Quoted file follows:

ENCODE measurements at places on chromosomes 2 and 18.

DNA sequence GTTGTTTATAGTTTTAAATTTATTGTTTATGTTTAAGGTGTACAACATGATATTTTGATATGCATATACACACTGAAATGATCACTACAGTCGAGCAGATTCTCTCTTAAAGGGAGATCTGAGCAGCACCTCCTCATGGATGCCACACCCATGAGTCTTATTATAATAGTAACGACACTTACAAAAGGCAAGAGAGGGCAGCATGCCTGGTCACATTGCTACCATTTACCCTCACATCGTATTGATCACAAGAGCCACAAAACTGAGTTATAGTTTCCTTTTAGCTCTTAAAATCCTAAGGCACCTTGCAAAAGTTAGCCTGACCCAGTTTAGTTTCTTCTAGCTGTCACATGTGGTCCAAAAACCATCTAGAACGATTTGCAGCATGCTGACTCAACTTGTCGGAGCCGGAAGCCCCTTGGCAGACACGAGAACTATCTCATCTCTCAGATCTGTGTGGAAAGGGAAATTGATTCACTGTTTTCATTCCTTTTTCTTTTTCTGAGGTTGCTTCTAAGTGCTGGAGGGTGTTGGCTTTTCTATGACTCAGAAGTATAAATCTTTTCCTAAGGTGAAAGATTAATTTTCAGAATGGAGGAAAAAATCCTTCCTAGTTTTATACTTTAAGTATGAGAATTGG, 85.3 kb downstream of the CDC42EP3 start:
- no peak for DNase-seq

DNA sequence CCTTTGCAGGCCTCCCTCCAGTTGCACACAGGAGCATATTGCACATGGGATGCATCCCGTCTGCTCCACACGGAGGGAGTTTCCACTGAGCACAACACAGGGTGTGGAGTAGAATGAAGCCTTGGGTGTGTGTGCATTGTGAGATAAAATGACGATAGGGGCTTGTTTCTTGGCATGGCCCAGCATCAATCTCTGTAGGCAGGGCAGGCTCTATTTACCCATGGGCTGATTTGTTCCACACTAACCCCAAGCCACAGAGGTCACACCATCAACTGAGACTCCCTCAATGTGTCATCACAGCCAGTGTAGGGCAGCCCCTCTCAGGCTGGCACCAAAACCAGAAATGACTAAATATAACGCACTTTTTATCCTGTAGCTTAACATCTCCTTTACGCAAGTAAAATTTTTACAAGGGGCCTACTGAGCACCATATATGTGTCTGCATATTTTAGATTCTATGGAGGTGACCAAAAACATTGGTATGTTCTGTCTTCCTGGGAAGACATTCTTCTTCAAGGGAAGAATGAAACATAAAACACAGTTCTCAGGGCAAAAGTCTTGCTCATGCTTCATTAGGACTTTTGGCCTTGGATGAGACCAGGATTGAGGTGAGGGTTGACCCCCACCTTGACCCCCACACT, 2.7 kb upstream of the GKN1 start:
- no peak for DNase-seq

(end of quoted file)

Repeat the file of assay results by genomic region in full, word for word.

ENCODE measurements at places on chromosomes 2 and 18.

DNA sequence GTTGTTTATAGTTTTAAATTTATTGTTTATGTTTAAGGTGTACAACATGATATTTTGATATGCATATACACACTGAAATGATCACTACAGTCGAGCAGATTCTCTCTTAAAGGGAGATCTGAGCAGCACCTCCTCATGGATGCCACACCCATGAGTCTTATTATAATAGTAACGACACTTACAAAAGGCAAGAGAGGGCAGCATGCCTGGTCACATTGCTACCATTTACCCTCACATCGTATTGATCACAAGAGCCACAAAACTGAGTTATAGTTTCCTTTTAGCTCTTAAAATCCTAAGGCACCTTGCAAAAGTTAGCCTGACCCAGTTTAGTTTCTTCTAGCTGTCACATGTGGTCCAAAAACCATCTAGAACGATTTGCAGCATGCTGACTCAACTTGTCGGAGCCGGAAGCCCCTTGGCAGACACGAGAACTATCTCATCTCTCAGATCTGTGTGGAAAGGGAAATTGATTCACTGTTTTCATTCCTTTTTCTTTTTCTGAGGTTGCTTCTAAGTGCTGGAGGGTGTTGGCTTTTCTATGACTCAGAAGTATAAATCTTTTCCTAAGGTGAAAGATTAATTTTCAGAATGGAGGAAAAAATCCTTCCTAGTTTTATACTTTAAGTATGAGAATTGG, 85.3 kb downstream of the CDC42EP3 start:
- no peak for DNase-seq

DNA sequence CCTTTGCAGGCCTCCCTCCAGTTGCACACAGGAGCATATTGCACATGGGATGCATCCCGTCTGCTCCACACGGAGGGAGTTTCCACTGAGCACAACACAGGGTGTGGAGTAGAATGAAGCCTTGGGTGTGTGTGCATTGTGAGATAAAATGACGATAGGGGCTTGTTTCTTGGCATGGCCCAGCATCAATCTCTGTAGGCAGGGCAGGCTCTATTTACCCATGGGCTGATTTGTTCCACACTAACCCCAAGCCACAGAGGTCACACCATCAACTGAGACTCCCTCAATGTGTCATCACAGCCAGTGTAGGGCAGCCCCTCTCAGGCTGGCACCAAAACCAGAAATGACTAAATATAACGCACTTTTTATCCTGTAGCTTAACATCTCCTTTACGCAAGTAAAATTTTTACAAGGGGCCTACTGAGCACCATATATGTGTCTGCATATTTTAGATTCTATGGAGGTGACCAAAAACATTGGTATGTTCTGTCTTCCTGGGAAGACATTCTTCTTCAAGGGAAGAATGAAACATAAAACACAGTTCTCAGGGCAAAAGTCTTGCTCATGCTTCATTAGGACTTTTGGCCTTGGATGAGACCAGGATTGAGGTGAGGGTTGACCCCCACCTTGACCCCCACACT, 2.7 kb upstream of the GKN1 start:
- no peak for DNase-seq